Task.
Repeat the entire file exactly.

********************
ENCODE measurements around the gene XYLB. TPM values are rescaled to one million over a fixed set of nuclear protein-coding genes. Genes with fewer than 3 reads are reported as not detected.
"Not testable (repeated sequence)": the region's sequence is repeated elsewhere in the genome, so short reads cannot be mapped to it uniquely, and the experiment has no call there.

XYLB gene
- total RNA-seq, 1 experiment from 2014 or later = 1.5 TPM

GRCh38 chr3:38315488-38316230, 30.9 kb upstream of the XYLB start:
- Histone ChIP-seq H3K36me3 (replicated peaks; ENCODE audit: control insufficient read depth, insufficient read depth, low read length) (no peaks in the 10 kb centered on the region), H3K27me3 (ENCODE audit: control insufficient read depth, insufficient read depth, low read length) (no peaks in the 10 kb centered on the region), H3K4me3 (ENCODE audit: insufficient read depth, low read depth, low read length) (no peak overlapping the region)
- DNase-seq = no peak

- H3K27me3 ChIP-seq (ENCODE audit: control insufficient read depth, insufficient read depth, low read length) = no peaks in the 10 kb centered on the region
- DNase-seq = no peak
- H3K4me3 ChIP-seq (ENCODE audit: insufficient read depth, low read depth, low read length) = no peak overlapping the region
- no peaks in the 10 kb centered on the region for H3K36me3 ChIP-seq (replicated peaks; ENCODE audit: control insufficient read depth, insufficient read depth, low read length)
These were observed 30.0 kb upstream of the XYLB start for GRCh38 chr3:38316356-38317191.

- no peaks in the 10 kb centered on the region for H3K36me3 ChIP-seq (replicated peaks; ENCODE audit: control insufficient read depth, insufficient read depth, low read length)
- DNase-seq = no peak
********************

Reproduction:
ENCODE measurements around the gene XYLB. TPM values are rescaled to one million over a fixed set of nuclear protein-coding genes. Genes with fewer than 3 reads are reported as not detected.
"Not testable (repeated sequence)": the region's sequence is repeated elsewhere in the genome, so short reads cannot be mapped to it uniquely, and the experiment has no call there.

XYLB gene
- total RNA-seq, 1 experiment from 2014 or later = 1.5 TPM

GRCh38 chr3:38315488-38316230, 30.9 kb upstream of the XYLB start:
- Histone ChIP-seq H3K36me3 (replicated peaks; ENCODE audit: control insufficient read depth, insufficient read depth, low read length) (no peaks in the 10 kb centered on the region), H3K27me3 (ENCODE audit: control insufficient read depth, insufficient read depth, low read length) (no peaks in the 10 kb centered on the region), H3K4me3 (ENCODE audit: insufficient read depth, low read depth, low read length) (no peak overlapping the region)
- DNase-seq = no peak

- H3K27me3 ChIP-seq (ENCODE audit: control insufficient read depth, insufficient read depth, low read length) = no peaks in the 10 kb centered on the region
- DNase-seq = no peak
- H3K4me3 ChIP-seq (ENCODE audit: insufficient read depth, low read depth, low read length) = no peak overlapping the region
- no peaks in the 10 kb centered on the region for H3K36me3 ChIP-seq (replicated peaks; ENCODE audit: control insufficient read depth, insufficient read depth, low read length)
These were observed 30.0 kb upstream of the XYLB start for GRCh38 chr3:38316356-38317191.

- no peaks in the 10 kb centered on the region for H3K36me3 ChIP-seq (replicated peaks; ENCODE audit: control insufficient read depth, insufficient read depth, low read length)
- DNase-seq = no peak